The U.S. Supreme Court agreed to review a significant Mississippi state case seeking to ban abortion past 15 weeks gestation, the ruling of which could result in other pro-life Republican states seeking to enforce the same restrictions on the sinful practice.
The Supreme Court agreed to hear Dobbs v. Jackson Women’s Health Organization, a 2018 law passed by the Mississippi legislature banning abortions after 15 weeks, except when there are risks to the life or physical health of the mother or fetal anomalies causing the death of the baby.
The Mississippi law was blocked by the 5th U.S. Circuit Court of Appeals, which argued that the law runs counter to Roe v. Wade, allowing women to abort their children up to 20 weeks when the baby is deemed likely to survive outside the mother’s womb.
Mississippi Attorney General Lynn Fitch consequently appealed to the Supreme Court.
“The petition asks the Court to clarify its abortion jurisprudence to allow states like ours to enact laws that advance their legitimate interests in protecting maternal health, safeguarding unborn babies, and promoting respect for innocent and vulnerable life,” Fitch said.
He added, “We are hopeful that the Court will accept our case and allow Mississippi to defend innocent life as the legislature and the people of this great state intend.”
The Court will likely hear the case between September and November this year.
The pro-abortion argument of ‘viability’
The centerpiece of this case and other pro-life laws seeking to challenge Roe v. Wade, which is seen as a clear violation of the U.S. National Constitution, is the “viability” of the baby to survive outside the womb.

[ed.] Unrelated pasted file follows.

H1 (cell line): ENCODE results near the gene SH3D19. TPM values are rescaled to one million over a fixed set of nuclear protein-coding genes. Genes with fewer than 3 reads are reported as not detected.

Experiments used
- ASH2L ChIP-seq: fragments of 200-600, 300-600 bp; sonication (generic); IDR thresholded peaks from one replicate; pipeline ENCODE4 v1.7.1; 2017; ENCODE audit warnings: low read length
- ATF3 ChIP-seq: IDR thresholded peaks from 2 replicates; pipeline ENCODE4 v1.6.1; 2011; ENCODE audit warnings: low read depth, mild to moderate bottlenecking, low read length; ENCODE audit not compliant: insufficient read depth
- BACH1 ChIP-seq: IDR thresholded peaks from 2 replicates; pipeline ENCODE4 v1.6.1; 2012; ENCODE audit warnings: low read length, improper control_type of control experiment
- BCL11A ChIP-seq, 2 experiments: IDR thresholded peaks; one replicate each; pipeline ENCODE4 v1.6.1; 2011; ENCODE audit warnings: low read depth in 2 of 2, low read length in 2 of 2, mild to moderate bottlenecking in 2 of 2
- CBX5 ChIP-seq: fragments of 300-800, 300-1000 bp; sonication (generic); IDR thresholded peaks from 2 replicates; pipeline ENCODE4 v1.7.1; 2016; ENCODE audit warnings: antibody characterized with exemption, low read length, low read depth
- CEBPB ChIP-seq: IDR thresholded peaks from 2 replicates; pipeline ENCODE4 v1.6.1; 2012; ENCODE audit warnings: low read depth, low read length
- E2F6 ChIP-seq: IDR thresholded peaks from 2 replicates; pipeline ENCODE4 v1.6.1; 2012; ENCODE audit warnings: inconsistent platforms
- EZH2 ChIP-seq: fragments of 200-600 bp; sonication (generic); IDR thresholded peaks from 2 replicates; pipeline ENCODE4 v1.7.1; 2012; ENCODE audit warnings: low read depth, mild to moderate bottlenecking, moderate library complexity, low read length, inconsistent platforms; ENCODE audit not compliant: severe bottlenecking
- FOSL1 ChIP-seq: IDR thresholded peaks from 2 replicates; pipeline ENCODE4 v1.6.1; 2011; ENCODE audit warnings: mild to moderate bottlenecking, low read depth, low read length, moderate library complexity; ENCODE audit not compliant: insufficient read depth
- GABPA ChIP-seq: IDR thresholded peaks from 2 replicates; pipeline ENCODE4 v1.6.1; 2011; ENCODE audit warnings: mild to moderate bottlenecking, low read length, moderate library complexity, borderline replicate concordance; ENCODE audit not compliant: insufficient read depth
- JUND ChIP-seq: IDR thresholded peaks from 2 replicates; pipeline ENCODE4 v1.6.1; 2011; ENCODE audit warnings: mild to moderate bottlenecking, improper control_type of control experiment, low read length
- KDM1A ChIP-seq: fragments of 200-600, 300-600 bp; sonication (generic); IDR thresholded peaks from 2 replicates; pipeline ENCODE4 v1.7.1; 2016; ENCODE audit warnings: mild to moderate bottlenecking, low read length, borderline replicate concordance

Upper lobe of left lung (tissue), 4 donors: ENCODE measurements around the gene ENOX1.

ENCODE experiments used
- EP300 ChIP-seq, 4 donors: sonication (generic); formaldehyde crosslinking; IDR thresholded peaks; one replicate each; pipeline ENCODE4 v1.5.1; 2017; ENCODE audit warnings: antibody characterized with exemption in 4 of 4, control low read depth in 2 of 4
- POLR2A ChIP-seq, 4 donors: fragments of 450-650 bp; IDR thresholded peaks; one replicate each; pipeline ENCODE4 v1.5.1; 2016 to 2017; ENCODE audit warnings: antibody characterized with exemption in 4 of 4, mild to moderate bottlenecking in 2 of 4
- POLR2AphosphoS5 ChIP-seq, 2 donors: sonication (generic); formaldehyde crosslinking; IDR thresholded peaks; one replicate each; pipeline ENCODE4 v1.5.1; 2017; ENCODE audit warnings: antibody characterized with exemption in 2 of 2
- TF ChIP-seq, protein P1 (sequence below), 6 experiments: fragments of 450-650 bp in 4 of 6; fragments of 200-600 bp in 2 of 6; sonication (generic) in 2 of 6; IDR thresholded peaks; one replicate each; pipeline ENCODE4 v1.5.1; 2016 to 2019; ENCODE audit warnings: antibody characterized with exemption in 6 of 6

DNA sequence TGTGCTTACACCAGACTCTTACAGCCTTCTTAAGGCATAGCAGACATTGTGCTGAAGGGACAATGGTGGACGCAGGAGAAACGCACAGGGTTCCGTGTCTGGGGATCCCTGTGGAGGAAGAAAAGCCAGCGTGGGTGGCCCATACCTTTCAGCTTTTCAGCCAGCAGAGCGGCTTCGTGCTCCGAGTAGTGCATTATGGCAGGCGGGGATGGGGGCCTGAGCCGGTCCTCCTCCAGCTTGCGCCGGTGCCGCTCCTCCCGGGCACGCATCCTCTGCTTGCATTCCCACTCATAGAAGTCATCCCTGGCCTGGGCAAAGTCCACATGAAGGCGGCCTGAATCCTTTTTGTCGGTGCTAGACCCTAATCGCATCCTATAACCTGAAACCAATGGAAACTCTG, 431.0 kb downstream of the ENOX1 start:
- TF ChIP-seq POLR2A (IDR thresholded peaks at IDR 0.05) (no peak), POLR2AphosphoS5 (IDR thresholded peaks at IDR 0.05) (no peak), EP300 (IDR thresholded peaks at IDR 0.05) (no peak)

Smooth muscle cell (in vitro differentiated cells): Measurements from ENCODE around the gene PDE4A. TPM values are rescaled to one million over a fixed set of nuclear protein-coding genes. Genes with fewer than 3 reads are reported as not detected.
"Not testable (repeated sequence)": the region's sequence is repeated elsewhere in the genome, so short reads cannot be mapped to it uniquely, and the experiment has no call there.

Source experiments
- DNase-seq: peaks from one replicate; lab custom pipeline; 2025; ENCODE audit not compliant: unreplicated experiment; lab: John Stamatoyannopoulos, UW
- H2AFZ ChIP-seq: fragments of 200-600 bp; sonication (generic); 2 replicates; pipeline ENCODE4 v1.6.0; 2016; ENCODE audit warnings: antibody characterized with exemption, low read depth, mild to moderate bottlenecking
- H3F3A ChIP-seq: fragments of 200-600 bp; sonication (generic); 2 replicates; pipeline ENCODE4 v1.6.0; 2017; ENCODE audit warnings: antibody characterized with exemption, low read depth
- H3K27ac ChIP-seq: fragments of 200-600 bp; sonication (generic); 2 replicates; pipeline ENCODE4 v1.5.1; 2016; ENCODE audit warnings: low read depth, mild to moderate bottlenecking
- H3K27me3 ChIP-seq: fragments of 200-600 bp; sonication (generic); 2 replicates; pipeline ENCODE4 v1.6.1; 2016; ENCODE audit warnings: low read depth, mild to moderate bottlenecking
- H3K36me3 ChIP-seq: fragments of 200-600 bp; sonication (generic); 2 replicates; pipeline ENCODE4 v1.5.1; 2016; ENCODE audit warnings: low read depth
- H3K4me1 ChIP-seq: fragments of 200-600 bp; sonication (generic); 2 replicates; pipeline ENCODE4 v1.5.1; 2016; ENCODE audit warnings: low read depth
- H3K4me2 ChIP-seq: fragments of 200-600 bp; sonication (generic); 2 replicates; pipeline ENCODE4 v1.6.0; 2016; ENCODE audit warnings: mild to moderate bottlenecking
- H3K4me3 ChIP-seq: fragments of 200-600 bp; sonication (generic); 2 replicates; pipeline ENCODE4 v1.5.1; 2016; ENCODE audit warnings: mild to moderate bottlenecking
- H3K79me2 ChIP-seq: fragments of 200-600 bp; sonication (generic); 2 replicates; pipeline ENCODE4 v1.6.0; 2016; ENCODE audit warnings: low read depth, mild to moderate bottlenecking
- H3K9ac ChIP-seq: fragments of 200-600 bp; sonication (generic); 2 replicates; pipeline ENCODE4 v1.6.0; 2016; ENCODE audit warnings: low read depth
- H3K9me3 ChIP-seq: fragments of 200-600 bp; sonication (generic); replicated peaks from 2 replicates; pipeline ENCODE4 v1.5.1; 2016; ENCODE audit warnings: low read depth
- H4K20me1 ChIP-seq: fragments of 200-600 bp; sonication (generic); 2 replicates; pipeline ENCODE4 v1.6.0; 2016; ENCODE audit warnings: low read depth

Currently, pro-life Republican states can only limit abortions past 20-24 weeks gestation, which is considered the point at which the baby is “viable.”
But the pro-life view challenges this parameter as an arbitrary criterion for determining when the state’s interests are sufficient to regulate and intervene for the sake of the lives of unborn babies.
Denise Harle, counsel for Alliance Defending Freedom, said, “Every human life is valuable, and Mississippi’s law is a commonsense step toward protecting unborn children and their mothers from the harms of late-term abortion. The law protects the life of a baby who can already move around and kick in her mom’s womb—a child who has a heartbeat, can taste what her mom eats, and can experience pain.”
She added: “And the law also protects women, since late-term abortions grow increasingly dangerous to the mother’s health. Women and their children both deserve real health care; that’s why we’re glad the Supreme Court has decided to take up this matter.”
It will be the first time the Court has reviewed a significant case involving state laws restricting abortion.
In addition to Mississippi, the states of Arizona, Alabama, Arkansas, Florida, Iowa, Kansas, Kentucky, Montana, New Hampshire, South Carolina, and Wyoming passed laws ranging from banning abortion from the heartbeat (just a few weeks gestation) to laws banning eugenic abortions—those babies with Down syndrome or physical malformations.
Expectations are high due to a majority of conservative and publicly pro-life justices such as Amy Coney Barrett on the Supreme Court that it will rule in favor of this pro-life law. Setting a national precedent could mean a breakthrough towards a complete abortion ban or a significant reduction in this sinful practice.